High-level security conference seeks to break ‘threat networks’
Guyana is hosting this year’s Caribbean Nations Security Conference (CANSEC) during which top military officers from 16 nations will meet to intensify collaborative efforts with the aim of dismantling the “threat network” created by extremists groups.
The regional security seminar is sponsored by the United States’ Southern Command (SOUTHCOM) and provides a platform for dialogue among chiefs of defence and public security ministers aimed at examining threats to Caribbean
stability and improving regional security cooperation.
Speaking at the opening ceremony of the two-day conference, Chief of SOUTHCOM, Admiral Kurt Tidd, noted that while regional and global threats have evolved, at the same time, security cooperation has grown to bind nations globally.
“This network was born of sustained engagements that emphasise collective action and cooperative solutions. It is built upon the foundation of information sharing. It is inclusive and principled, binding together like-minded nations who
share common values and a commitment to work together. Throughout the years, those values and shared commitment have been the common thread linking all of our initiatives, programmes, training, exercises, and operations,” he stated.
According to Admiral Tidd, collective investments made by the partners have made the hemisphere more secure with improved coordination at the strategic, operational, and tactical levels.
The SOUTHCOM Head pointed out that while the untapped potential of the threat network was tremendous, greater integration and linkages could have all sorts of cross-cutting effects. On this note, he called on the participants to work together to
further address the most pressing security challenges facing the Region today.
“By aligning our security efforts with the work being done by our civilian agencies and NGOs, we not only improve community resiliency and extend governance where it’s needed most, we help deny criminal networks sanctuary and freedom of movement. By integrating and sequencing our respective operations and activities, we can sustain pressure against illicit networks… And aggregate the impact of individual mitigation and preparedness efforts,” Tidd stated.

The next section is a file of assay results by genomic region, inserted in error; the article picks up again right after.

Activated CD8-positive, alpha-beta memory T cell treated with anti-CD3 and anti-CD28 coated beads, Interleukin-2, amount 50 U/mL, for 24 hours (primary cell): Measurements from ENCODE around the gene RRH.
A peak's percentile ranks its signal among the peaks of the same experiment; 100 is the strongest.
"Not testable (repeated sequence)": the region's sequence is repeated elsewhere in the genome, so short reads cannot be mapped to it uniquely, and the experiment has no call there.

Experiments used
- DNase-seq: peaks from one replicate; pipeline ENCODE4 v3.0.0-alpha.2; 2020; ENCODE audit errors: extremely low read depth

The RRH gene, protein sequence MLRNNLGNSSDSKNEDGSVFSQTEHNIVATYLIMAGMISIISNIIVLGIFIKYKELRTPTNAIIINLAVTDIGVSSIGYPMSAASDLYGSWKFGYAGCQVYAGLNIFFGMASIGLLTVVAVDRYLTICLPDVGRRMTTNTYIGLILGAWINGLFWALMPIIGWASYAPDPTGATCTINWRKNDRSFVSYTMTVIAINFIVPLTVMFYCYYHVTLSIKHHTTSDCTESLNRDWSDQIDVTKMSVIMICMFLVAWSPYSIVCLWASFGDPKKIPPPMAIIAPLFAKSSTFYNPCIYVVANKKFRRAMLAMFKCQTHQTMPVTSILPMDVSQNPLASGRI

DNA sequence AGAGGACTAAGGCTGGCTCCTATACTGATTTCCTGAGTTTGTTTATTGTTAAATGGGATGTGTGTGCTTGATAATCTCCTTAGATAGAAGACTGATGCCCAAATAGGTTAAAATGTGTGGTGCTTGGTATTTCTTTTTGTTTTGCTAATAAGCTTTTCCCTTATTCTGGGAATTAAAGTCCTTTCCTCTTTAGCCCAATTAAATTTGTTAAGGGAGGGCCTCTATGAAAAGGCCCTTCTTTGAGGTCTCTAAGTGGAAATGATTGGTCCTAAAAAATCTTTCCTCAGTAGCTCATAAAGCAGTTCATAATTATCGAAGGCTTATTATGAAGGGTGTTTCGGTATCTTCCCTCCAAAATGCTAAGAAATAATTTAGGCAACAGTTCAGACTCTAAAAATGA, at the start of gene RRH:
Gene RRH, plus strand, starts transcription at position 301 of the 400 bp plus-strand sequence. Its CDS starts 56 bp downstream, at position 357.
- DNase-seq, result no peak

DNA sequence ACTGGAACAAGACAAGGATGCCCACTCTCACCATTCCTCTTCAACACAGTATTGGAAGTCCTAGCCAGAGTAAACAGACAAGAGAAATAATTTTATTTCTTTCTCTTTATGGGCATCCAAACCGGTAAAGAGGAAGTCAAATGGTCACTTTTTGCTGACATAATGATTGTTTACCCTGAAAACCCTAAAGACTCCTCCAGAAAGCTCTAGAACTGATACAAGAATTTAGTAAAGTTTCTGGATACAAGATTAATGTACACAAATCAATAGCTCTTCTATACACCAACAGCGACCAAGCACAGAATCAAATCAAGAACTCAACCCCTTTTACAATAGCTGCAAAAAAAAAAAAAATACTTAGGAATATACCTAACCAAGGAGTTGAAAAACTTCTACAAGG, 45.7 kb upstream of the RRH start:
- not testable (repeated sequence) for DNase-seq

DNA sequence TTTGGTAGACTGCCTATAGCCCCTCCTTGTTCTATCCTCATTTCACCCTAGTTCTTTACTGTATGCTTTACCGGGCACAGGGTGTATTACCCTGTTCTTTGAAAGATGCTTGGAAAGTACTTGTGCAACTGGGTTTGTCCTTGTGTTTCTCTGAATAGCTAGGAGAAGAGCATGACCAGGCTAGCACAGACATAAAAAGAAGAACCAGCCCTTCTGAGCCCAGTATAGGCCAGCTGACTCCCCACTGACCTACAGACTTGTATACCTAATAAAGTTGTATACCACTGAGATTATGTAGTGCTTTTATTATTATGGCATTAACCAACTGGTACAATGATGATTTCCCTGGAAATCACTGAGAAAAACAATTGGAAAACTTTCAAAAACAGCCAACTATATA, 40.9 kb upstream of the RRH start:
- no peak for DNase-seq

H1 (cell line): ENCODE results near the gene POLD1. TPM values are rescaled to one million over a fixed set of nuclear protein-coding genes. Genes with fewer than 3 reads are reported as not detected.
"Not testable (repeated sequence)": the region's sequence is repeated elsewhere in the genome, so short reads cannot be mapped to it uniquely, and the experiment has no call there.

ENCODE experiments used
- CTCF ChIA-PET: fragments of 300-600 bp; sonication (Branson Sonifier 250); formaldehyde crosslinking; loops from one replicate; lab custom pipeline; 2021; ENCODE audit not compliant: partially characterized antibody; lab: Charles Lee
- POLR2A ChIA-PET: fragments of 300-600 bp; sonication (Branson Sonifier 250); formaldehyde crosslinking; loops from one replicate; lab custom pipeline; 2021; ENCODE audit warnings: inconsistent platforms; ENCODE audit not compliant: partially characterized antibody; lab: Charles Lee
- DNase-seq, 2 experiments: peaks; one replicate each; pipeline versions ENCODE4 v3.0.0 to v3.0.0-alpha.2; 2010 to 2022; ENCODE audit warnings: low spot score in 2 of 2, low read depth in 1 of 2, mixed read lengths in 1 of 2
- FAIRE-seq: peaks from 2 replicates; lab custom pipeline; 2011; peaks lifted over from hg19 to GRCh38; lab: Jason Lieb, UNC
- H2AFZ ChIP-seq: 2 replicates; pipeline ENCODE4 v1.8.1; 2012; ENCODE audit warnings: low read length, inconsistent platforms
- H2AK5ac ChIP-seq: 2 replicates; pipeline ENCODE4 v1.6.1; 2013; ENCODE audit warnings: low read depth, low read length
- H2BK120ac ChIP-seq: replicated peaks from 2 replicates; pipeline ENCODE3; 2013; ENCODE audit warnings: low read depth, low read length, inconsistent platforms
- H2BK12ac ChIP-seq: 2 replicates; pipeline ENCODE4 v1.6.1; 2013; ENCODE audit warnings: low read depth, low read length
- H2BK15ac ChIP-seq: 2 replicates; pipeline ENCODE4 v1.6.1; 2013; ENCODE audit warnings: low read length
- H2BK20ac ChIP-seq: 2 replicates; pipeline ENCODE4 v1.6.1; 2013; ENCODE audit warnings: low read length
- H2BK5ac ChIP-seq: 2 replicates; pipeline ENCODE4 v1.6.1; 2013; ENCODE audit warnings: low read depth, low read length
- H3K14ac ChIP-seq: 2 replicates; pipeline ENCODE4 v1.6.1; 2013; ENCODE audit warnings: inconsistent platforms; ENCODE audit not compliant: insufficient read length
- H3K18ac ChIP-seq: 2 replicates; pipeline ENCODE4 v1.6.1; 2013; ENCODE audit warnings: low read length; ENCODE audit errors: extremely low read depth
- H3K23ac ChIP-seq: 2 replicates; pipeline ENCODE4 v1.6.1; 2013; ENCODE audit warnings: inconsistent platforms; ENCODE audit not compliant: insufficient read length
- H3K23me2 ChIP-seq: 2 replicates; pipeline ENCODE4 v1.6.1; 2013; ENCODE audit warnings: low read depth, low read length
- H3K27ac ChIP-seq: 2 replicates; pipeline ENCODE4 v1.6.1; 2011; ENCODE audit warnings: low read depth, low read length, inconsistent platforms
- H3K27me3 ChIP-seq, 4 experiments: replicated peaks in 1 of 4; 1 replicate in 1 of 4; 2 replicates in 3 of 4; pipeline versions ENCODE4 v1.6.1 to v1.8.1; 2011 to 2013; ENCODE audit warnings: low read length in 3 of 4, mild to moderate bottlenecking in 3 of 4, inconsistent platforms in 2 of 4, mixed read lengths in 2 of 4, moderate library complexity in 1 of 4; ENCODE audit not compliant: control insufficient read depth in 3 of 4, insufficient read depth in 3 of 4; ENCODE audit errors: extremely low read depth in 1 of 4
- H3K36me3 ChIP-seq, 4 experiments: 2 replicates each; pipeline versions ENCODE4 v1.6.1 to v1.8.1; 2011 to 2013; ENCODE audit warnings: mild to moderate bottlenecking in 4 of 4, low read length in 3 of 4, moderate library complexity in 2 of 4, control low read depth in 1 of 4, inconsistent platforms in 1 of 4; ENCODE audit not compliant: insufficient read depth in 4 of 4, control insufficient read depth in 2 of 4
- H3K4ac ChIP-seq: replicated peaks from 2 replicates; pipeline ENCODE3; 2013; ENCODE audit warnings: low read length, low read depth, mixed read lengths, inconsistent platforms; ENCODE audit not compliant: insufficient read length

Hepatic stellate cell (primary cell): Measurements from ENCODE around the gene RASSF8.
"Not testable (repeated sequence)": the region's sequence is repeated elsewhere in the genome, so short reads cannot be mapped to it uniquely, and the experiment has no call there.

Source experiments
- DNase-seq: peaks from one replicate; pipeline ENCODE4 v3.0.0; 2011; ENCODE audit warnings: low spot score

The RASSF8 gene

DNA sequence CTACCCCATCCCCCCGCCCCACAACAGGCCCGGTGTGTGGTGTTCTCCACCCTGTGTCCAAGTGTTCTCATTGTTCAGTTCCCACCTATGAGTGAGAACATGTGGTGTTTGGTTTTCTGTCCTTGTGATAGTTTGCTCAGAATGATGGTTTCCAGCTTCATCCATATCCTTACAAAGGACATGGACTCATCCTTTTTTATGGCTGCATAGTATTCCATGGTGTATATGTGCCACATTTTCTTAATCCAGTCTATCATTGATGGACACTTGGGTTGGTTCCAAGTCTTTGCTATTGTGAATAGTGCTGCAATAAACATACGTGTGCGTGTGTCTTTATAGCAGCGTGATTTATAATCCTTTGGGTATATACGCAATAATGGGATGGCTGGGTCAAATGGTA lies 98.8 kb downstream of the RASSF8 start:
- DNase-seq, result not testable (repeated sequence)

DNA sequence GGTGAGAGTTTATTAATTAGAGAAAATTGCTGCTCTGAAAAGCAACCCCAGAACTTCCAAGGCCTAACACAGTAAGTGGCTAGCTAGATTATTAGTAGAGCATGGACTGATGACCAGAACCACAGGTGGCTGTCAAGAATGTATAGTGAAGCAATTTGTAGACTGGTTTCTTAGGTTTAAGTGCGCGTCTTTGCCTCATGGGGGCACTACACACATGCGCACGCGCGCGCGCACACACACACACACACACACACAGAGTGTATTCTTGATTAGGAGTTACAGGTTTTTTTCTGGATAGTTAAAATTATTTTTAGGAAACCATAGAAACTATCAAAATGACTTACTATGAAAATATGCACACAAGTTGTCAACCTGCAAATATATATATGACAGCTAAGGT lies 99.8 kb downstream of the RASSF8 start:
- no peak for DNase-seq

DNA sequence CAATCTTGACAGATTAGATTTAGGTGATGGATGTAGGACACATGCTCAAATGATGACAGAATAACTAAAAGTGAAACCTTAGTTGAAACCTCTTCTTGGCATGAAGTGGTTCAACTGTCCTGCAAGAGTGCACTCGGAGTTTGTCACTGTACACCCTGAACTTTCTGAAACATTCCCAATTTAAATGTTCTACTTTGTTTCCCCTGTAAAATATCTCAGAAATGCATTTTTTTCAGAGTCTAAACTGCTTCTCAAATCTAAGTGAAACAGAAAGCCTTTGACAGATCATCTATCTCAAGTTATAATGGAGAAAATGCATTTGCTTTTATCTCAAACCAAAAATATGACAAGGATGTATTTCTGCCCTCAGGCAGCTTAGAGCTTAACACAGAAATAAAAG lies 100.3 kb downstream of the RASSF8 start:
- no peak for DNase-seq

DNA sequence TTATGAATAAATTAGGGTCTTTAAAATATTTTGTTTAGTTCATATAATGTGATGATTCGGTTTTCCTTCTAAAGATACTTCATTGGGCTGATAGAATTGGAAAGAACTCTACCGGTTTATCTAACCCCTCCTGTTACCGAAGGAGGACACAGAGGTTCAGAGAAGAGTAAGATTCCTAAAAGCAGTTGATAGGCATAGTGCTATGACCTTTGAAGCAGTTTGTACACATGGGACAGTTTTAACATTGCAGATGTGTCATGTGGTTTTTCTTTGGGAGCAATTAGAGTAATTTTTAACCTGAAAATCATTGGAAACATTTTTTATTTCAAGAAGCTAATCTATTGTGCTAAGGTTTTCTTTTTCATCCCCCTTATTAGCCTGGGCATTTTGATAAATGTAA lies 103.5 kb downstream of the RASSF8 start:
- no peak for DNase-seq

The two-day conference is being held at the Marriott Hotel under the theme: “Unifying Regional Action to Counter Trans-regional and Transnational Threat Networks”.
Brigadier Patrick West, Chief-of-Staff of the Guyana Defence Force (GDF), which is the co-host of the CANSEC, outlined that the threats posed by organised networks and increasing funding of illicit trades and illegal activities need to be dealt with collectively with support from partners within and beyond the Atlantic.
Brigadier West posited that the presence of major partner nations at the conference was testimony of a commitment to build capacity in the Region to counter these threats, especially since its vulnerability can create a gateway for illegal activities.
Moreover, the Chief-of-Staff outlined that global connectivity has also created conditions for dependence and inter-dependency on cyber space.
“The Region has experienced and continues to be challenged by increasing threats of cyber-crime. The security forces are, in many instances, way behind the perpetrators of these crimes and we need now more than ever to be able to be in step with or ahead of this new level of technological challenge within the Region. As their network grows, ours must grow stronger. As they find ways to exploit security weakness, we must strengthen our bonds,” he asserted.
According to Brigadier West, the security forces, along with concerned partners, must seek to find new initiatives to deal with the various emerging challenges and find ways to break their linkages.
Meanwhile, delivering brief remarks, Prime Minister Moses Nagamootoo, emphasised on the importance of cooperation in tackling the various threats facing the Region.
He noted that such support has created a counter-network with participating nations partnering to share information and resources to tackle trans-regional and transnational crimes – something which Guyana has benefited from.
In fact, the Prime Minister noted that through such networking, local law enforcement has successfully undertaken major interceptions in areas such as narco-trafficking, corruption and even piracy.
This is the 16th Caribbean Nations Security Conference, and Guyana is the first South American nation to host the forum.
In addition to Guyana and the US, participants from: Antigua and Barbuda, The Bahamas, Barbados, Belize, Dominica, the Dominican Republic, Grenada, Haiti, Jamaica, St Kitts and Nevis, St Lucia, St Vincent and the Grenadines, Suriname, and Trinidad and Tobago are taking part in the conference with representatives from Brazil, Canada, France, Mexico, the Netherlands, Spain, and the United Kingdom as observers.
Among the regional organisations also attending the forum are: Caribbean Community (Caricom); Caribbean Disaster Emergency Management Agency (CDEMA); Regional Security System (RSS) and the Inter-American Development Bank (IDB).